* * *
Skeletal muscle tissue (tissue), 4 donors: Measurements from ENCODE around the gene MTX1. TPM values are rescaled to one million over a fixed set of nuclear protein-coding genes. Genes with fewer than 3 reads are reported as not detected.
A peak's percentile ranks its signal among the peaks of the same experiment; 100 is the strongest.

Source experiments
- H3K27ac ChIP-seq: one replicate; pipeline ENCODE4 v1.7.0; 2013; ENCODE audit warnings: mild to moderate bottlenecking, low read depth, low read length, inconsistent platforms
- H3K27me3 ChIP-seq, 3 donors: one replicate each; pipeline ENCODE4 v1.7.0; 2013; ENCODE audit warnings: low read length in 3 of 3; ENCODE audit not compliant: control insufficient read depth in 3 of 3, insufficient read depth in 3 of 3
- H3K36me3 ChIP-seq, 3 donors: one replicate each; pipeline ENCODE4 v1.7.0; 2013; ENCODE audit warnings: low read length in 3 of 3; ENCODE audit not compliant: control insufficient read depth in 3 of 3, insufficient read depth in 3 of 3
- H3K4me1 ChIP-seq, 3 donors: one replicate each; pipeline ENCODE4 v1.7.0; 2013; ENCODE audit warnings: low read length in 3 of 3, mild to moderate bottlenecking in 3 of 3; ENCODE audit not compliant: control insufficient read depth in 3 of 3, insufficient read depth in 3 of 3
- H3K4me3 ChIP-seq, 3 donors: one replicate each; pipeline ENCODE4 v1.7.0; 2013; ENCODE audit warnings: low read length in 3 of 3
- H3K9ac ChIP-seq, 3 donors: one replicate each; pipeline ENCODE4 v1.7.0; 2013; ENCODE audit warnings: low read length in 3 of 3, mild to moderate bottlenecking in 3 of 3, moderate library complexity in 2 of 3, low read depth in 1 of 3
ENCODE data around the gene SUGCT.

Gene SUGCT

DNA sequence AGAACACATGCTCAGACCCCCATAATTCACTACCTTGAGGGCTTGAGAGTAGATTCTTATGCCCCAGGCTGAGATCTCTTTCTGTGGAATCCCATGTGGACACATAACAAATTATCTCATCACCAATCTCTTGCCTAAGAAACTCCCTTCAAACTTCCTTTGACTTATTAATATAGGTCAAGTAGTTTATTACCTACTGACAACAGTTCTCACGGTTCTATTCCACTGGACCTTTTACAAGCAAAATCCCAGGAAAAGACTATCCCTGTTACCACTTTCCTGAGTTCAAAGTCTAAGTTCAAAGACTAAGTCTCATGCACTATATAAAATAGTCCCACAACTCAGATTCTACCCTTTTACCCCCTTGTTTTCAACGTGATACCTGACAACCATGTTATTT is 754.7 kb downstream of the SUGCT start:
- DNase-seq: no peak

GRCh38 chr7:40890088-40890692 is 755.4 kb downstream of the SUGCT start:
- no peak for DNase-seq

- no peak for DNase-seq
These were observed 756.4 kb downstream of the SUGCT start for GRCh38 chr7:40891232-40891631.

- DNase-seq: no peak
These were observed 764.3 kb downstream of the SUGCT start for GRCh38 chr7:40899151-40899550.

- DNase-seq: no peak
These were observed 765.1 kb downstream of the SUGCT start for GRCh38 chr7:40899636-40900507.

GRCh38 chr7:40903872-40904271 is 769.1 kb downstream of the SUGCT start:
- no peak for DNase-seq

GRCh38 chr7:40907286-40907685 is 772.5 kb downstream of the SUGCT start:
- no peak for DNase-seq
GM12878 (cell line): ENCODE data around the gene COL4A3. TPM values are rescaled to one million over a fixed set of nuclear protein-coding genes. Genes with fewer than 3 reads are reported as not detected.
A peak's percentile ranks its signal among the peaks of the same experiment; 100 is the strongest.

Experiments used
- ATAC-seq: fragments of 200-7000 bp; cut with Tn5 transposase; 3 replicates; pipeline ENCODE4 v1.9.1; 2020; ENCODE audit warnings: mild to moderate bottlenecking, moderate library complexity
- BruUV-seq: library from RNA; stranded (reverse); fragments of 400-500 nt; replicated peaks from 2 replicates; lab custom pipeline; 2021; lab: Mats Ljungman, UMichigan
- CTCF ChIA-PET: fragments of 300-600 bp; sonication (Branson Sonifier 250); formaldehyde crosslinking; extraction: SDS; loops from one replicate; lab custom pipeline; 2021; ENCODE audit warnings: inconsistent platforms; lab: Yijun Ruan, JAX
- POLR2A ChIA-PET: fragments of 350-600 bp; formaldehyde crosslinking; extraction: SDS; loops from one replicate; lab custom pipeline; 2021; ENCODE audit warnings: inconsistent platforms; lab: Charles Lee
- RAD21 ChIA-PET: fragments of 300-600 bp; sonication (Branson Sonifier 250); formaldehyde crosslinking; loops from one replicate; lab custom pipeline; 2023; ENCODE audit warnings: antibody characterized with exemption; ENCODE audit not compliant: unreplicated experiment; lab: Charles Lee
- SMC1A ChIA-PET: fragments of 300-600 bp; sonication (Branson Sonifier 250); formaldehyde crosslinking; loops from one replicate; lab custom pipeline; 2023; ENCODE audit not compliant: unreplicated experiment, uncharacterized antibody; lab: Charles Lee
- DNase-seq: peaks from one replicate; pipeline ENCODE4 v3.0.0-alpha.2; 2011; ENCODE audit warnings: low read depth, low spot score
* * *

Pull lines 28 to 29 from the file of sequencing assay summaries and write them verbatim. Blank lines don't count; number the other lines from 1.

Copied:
Experiments used
- ATAC-seq: fragments of 200-7000 bp; cut with Tn5 transposase; 3 replicates; pipeline ENCODE4 v1.9.1; 2020; ENCODE audit warnings: mild to moderate bottlenecking, moderate library complexity